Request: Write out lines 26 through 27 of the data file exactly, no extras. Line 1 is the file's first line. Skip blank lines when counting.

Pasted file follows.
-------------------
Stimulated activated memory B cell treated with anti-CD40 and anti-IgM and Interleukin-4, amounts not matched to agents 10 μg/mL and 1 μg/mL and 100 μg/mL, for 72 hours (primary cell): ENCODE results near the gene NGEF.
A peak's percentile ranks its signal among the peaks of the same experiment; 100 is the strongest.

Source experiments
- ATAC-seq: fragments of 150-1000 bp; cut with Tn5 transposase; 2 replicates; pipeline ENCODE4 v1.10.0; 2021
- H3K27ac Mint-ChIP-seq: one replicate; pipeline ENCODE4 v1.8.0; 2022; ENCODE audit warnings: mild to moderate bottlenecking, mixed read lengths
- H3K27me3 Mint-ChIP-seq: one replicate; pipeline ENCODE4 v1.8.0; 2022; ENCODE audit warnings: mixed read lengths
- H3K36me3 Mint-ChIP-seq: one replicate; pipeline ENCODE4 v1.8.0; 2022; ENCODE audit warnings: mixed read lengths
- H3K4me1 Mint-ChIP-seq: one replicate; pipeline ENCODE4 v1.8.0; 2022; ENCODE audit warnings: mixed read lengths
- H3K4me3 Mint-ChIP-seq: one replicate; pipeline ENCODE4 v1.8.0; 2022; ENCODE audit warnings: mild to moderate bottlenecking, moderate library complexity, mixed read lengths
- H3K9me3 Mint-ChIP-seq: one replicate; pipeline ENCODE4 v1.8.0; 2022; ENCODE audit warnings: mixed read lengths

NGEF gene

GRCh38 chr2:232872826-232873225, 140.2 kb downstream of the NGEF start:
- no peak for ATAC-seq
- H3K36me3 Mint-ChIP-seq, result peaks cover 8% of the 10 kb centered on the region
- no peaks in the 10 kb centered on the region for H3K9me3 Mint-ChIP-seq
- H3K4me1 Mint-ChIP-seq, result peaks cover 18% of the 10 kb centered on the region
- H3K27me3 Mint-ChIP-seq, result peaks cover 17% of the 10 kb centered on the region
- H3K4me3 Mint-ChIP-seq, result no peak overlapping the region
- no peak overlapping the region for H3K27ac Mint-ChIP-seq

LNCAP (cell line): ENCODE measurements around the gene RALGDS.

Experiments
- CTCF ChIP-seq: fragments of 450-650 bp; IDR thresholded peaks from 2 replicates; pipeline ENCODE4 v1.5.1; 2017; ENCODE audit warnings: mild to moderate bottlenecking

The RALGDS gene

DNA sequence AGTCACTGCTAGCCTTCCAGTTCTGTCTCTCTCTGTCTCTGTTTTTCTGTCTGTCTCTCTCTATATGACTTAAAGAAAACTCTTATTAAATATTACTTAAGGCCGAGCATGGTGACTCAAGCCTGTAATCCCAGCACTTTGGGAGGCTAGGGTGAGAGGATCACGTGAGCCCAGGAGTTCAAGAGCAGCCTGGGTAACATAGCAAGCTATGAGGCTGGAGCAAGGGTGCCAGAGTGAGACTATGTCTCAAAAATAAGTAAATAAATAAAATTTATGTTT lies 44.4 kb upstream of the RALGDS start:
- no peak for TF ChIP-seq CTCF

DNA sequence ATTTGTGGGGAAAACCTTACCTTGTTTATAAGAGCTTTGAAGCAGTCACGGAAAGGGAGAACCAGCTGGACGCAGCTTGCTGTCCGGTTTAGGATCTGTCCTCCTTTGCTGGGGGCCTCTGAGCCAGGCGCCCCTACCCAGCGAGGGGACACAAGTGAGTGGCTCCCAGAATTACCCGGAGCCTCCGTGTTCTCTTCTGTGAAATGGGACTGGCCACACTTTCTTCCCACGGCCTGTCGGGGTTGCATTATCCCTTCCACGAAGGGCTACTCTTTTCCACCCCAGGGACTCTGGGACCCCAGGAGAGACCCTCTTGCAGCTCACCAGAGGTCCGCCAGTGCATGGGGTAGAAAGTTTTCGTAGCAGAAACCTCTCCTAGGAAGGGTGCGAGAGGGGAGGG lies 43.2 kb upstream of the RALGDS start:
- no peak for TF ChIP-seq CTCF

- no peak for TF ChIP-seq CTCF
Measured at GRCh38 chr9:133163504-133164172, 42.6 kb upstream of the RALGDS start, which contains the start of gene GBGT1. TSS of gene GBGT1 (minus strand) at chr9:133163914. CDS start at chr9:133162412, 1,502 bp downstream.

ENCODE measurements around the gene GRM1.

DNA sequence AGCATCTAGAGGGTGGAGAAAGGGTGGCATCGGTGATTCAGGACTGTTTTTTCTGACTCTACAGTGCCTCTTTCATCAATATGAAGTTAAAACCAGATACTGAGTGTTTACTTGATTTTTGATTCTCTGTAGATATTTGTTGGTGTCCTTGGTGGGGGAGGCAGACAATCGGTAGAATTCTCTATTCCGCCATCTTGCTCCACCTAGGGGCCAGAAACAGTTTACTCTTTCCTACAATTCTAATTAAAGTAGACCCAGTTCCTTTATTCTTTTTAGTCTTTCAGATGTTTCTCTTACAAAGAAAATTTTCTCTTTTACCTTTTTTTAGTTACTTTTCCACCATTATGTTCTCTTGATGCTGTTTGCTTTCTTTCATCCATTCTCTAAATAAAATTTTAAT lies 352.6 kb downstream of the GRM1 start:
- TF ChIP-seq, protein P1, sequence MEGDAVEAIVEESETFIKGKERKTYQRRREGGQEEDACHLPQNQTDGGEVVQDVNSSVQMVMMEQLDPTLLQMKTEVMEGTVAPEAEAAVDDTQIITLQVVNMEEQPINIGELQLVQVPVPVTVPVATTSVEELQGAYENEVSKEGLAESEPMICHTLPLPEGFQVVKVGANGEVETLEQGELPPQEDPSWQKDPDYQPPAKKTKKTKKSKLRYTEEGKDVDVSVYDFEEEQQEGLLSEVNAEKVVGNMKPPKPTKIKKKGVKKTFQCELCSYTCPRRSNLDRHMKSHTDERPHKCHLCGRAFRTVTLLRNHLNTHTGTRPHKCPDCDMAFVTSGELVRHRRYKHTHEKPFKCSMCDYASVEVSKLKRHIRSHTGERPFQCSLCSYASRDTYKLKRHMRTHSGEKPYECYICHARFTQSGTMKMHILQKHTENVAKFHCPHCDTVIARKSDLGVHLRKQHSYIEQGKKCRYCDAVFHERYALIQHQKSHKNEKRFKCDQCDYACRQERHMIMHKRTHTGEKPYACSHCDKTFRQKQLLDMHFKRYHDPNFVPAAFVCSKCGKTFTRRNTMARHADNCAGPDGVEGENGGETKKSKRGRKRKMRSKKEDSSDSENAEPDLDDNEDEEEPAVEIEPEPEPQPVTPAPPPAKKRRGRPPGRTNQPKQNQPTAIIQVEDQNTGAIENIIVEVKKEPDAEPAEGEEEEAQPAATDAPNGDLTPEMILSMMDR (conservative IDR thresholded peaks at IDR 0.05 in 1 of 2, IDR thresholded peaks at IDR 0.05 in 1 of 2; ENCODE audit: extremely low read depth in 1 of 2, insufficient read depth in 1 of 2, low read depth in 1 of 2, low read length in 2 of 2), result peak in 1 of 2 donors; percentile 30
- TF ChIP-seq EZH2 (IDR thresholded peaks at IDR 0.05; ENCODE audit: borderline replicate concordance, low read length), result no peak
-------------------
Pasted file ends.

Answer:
DNA sequence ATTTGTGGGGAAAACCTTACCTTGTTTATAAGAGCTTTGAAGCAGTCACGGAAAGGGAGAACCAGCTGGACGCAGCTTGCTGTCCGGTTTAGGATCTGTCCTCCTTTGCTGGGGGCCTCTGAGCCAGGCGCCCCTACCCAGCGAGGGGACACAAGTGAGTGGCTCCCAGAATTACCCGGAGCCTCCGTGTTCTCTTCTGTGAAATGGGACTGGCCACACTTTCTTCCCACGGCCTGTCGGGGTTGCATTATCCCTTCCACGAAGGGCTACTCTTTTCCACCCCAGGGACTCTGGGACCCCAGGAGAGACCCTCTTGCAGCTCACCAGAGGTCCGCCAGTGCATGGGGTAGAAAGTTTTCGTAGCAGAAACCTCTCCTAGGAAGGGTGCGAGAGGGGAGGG lies 43.2 kb upstream of the RALGDS start:
- no peak for TF ChIP-seq CTCF